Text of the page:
... Instruments, Burners and Controls ...
A sophisticated pressurized piston twin this isn't. The controls — and control panel — are extremely simple in a hot-air balloon, simpler even than the no-radio Piper Cub in which you may have first soloed. Instrumentation consists of an altimeter, a variometer (to determine rates of climb and descent) and a sensor to report the envelope's temperature. Controls basically consist of two lines to vents in the envelope, one at the top to release hot air and thereby control the descent rate, and another in the side of the balloon which is used to turn the balloon about its vertical axis. A drop line or two is also available, trailing below the basket, for ground crew to grab onto and help secure the balloon during landing, if they arrive in time.
The principal control, however, is the burner valve. Analogous to a powered aircraft's throttle, the burner valve is tied into a pair — in Joyce's balloon — of mean-looking propane burners which are connected through the valves to two 10-gallon propane tanks. Similar in operation to the burner in the bottom of the gas barbecue grill found in your backyard, these suckers are but distant cousins, thrice removed, to your grill. Instead of making some bits of ground beef sizzle and turn dark, they shoot a yellow-white flame several feet up from the top of the basket into the envelope. That flame — maybe six-to-eight feet in length (hey, I didn't actually get up on top of the basket to measure it...) — is the sole means of creating new lift for the balloon — adding power, if you will — short of finding natural lift from weather and mountains or other geographic features. And the burners are loud — I have to confess that the first few times I heard someone use theirs, I jumped.
... the Envelope ...
The most readily identified part of the balloon is its envelope, that huge fabric bag perched atop the basket. While envelopes come in different sizes, shapes and colorful designs, they all have a few things in common. One, they are all made from a lightweight, durable material, some with skirts of Nomex or another heat-resistant fabric. Two, they are constructed in a series of panels, both to simplify construction and to incorporate some measure of a fail-safe design — if one panel gets ripped, the rip stops at the panel's edge; it can't continue along the circumference of the envelope. The third thing they have in common is that they are all different. As some of the images on this page demonstrate, they all incorporate different colors and designs and even shapes. Since balloons often spend a lot time floating where people can see them, they also often will carry a sponsor's logo or advertisement.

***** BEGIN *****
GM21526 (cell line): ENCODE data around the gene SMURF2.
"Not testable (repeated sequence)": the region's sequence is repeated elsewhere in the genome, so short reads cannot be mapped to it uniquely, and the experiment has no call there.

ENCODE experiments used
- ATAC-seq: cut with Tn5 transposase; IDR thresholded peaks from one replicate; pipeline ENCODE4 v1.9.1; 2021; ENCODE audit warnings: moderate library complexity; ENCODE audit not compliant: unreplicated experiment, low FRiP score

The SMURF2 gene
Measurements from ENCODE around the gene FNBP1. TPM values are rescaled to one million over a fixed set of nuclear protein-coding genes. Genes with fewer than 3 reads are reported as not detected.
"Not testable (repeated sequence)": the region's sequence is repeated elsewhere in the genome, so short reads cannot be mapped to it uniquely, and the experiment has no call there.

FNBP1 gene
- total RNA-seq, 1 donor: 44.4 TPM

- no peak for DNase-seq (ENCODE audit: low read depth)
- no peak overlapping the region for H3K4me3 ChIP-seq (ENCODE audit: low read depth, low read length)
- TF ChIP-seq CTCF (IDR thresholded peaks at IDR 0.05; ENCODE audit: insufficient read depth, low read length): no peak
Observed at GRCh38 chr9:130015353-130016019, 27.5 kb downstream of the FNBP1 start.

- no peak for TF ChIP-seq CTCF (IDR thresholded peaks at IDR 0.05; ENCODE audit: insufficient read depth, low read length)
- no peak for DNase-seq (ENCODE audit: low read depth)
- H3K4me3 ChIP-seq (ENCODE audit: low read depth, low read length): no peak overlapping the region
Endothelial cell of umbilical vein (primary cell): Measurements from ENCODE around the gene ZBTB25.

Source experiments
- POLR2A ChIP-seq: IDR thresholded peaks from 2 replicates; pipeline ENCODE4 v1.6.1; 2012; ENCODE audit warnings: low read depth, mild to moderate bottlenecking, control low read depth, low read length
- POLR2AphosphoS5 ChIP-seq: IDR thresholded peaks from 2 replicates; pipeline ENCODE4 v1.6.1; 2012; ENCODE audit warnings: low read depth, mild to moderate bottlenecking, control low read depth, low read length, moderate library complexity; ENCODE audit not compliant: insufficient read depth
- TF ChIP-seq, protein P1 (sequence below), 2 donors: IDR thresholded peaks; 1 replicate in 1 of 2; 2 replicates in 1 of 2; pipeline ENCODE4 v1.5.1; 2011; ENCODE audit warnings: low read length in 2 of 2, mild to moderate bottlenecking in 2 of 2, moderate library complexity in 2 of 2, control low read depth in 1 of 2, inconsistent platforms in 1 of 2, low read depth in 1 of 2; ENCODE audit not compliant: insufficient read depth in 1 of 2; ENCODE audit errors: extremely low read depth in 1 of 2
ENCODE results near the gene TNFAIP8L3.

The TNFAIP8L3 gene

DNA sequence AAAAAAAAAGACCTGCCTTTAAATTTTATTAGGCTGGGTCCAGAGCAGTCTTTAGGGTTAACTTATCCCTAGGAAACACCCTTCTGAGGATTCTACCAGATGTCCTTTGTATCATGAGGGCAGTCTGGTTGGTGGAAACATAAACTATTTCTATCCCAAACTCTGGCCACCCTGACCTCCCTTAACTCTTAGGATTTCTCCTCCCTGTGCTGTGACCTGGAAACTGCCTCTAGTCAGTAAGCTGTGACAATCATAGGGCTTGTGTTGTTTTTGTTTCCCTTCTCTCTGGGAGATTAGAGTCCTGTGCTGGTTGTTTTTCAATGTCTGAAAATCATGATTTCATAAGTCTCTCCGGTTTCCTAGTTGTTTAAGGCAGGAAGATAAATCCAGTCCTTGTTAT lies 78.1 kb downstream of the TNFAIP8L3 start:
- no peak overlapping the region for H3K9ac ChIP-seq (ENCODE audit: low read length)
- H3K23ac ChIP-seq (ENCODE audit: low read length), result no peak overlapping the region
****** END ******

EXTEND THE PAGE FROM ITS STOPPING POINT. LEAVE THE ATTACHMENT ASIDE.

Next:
... and the People
That covers the mechanical stuff, but what about the people involved in this form of aviation? What about Joyce, into whose hands I would shortly place myself? First, I came away from my brief exposure to ballooning quite pleased and confident in the future of general aviation. All of the people I met had two traits in common: They were always friendly and deeply passionate about ballooning and aviation in general. Unlike some of what I'll gently label the "old-timers" in general aviation, there was none of the "you've got to pay your dues in this activity before I'll stoop to your level" mentality still so prevalent in FBOs and flight schools across the U.S. All welcomed me with enthusiasm and excitement at the prospect of sharing their joy of ballooning with someone new. The same was true of Joyce, her husband and their ground crews.
And that's a good thing, because it takes a small army to set up, launch and retrieve a hot-air balloon. Joyce's crew numbered three, all of whom were very experienced at the task of unpacking and assembling the balloon's various components from the Suburban, helping inflate the envelope, assisting in the launch, chasing the balloon across the countryside — sometimes monitoring via two-way radio — and then disassembling the whole thing and packing it away at the end of the flight, sometimes many miles from its launching point. Indeed, the chase crew is as integral a part of flying a hot-air balloon as the envelope or the burners, because unless you are both a very good pilot and very lucky, you rarely return to earth at the place you left it.